“Rainbow Centre wishes to assure its beneficiaries and donors that contributions are handled responsibly and every effort is made to ensure full compliance with the law.”

Meanwhile, the National Kidney Foundation (NKF) could not confirm if the mentioned Su Baolin is connected to the money laundering case.

Furthermore, they did not confirm if they were aware of donations from any individuals associated with the money laundering case.

The spokesperson went on to emphasize that NKF adheres to a stringent policy of conducting due diligence checks on all donations, with the primary aim of providing beneficiaries with reasonable assurance that the contributions are not of illegal origin.

They emphasized their commitment to transparency and accountability, stating they would return the money if necessary.

Challenges in donor verification

Karen Wee, the Executive Director of Lions Befrienders, confirmed that the organization had received a $5,000 donation in 2022 from one of the ten individuals involved. However, she declined to disclose the donor’s identity.

Ms. Wee explained, “Even though the amount of money was small compared to the $2.1 million we raised in 2022-2023, we made a police report because Lions Befrienders is about transparency and accountability.”

She added that they are prepared to return the donation if necessary.

Typically, the organization applies heightened scrutiny to larger donations exceeding $10,000. This entails verification checks to ensure that the funds do not originate from individuals blacklisted by the police or associated with questionable backgrounds or businesses.

She pointed out that Lions Befrienders has limited means to conduct background checks on potential donors.

Checks with credit bureaus are only effective for businesses or individuals operating within Singapore. Otherwise, the organization relies on public announcements or updates from the police regarding potential offenders.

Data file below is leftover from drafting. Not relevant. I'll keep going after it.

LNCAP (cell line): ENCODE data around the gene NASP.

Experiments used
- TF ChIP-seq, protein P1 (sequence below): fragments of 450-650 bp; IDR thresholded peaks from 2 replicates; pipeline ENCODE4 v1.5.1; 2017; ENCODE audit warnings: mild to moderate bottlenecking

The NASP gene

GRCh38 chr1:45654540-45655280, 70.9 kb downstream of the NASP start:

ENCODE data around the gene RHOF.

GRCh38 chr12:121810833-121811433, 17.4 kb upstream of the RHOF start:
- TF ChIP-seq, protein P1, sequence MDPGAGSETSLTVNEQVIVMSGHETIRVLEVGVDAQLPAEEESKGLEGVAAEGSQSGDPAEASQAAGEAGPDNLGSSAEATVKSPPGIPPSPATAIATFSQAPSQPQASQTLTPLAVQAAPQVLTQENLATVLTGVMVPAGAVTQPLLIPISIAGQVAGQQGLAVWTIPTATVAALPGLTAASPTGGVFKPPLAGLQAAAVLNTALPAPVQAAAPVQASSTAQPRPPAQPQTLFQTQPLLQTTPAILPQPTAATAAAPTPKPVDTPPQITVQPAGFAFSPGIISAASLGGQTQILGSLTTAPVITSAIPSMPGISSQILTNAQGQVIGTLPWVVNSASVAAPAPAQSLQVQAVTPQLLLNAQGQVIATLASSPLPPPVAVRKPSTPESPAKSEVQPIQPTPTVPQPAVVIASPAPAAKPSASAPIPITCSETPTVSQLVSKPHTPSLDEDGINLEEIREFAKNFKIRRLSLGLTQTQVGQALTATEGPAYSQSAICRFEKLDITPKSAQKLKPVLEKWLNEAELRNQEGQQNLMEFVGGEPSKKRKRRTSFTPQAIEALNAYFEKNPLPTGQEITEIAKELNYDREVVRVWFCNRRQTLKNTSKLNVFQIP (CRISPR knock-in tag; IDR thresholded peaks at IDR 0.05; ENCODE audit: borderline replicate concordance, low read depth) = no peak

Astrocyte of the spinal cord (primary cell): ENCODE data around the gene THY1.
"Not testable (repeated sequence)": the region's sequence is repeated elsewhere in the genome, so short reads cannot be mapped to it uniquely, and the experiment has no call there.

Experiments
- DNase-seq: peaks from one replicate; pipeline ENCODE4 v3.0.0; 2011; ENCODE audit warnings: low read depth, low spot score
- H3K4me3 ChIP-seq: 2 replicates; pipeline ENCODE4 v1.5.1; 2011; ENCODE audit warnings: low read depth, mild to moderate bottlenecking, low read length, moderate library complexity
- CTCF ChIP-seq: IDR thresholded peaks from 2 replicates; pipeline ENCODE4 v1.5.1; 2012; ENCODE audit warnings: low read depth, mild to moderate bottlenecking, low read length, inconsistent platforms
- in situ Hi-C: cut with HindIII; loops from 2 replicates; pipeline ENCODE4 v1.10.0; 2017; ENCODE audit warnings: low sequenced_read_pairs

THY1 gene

Three suspects in S$2.8 billion case allegedly donated S$100,000 each to President’s Challenge in 2020

However, the discovery by The Straits Times may only scratch the surface of the suspects’ charitable contributions.

In August, it came to light that an article originally posted on Singapore’s Sian Chay Medical Institution (善济医社) website in 2021 had mentioned the names of Su Haijin, Su Baolin, and Zhang Rujin, along with their respective spouses.

Although the original article has since been removed, the original post indicated that three couples donated S$100,000 (approximately US $73,681) to the charitable organization.

The article expressed gratitude, stating, ‘Special thanks to the families of Su Haijin and Ms. Wu Qin (伍琴), the families of Su Baolin and Ma Ning (马宁), and the families of Zhang Ruijin and Lin Baoying.’

Lianhe Zaobao also reported that President’s Challenge, an annual charitable campaign led by the Singapore President, confirmed that since 2018, Sian Chay Medical Institution has made donations to the campaign.

In 2020, Sian Chay Medical Institution received three checks of S$100,000 each, bearing the names of individuals with the same names as three suspects in the billion-dollar money laundering case.

These three checks were subsequently handed over to the President’s Challenge and were distributed to beneficiary organizations in June 2021.

However, the spokesperson emphasized that the President’s Challenge has no direct relationship with the individuals involved in the case and has not received any further donations from them.

“The President’s Challenge is aware of the media reports and will continue to monitor the development of the situation,” the spokesperson clarified.